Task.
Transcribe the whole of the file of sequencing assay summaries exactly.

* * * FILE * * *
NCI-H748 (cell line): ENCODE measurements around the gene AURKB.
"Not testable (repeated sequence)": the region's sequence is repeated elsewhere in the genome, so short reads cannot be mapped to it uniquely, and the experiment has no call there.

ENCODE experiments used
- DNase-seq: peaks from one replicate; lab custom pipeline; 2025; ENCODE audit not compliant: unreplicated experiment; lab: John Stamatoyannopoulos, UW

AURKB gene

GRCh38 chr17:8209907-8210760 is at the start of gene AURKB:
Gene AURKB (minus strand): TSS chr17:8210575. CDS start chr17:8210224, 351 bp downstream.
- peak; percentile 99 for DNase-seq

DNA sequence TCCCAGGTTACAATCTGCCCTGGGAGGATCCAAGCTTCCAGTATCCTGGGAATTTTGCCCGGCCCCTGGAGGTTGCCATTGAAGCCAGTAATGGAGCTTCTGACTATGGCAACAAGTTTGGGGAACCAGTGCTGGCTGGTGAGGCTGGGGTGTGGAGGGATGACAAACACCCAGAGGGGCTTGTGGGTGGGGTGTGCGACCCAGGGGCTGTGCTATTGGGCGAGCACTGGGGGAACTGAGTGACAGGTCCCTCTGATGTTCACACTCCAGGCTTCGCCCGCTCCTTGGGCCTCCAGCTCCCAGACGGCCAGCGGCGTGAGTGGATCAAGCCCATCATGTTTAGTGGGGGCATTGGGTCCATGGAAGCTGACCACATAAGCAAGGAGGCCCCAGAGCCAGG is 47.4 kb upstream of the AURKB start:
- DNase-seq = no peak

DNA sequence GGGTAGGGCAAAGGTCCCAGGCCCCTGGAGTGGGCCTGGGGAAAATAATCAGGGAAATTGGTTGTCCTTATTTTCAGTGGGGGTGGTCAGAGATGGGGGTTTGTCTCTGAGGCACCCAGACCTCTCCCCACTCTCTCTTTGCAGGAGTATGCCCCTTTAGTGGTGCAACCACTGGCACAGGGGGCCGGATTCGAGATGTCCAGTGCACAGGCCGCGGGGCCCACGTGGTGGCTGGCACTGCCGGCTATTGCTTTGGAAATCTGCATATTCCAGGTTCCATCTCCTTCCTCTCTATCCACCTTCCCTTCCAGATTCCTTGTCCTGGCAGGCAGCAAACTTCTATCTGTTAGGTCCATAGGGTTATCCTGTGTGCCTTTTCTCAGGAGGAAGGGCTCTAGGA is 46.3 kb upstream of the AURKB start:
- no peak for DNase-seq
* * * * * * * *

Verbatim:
NCI-H748 (cell line): ENCODE measurements around the gene AURKB.
"Not testable (repeated sequence)": the region's sequence is repeated elsewhere in the genome, so short reads cannot be mapped to it uniquely, and the experiment has no call there.

ENCODE experiments used
- DNase-seq: peaks from one replicate; lab custom pipeline; 2025; ENCODE audit not compliant: unreplicated experiment; lab: John Stamatoyannopoulos, UW

AURKB gene

GRCh38 chr17:8209907-8210760 is at the start of gene AURKB:
Gene AURKB (minus strand): TSS chr17:8210575. CDS start chr17:8210224, 351 bp downstream.
- peak; percentile 99 for DNase-seq

DNA sequence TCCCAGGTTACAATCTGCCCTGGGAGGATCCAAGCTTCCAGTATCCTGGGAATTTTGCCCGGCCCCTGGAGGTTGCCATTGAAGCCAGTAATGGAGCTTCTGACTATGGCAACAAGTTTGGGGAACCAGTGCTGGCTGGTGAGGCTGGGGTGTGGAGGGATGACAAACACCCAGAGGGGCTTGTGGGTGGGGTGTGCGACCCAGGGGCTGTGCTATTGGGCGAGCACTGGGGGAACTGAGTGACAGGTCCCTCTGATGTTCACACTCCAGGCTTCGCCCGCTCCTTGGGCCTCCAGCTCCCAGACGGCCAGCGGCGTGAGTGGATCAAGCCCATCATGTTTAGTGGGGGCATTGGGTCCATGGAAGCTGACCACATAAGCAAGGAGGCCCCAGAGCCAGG is 47.4 kb upstream of the AURKB start:
- DNase-seq = no peak

DNA sequence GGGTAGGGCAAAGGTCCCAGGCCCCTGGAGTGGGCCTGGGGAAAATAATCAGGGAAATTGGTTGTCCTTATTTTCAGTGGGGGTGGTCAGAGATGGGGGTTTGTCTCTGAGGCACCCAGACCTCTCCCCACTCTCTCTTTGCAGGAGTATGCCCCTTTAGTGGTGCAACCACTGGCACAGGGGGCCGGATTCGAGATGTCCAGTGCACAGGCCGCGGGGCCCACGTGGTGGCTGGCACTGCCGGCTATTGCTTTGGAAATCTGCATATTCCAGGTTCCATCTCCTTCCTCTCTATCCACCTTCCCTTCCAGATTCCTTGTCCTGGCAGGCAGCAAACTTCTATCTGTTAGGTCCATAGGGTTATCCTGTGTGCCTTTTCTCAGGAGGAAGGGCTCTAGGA is 46.3 kb upstream of the AURKB start:
- no peak for DNase-seq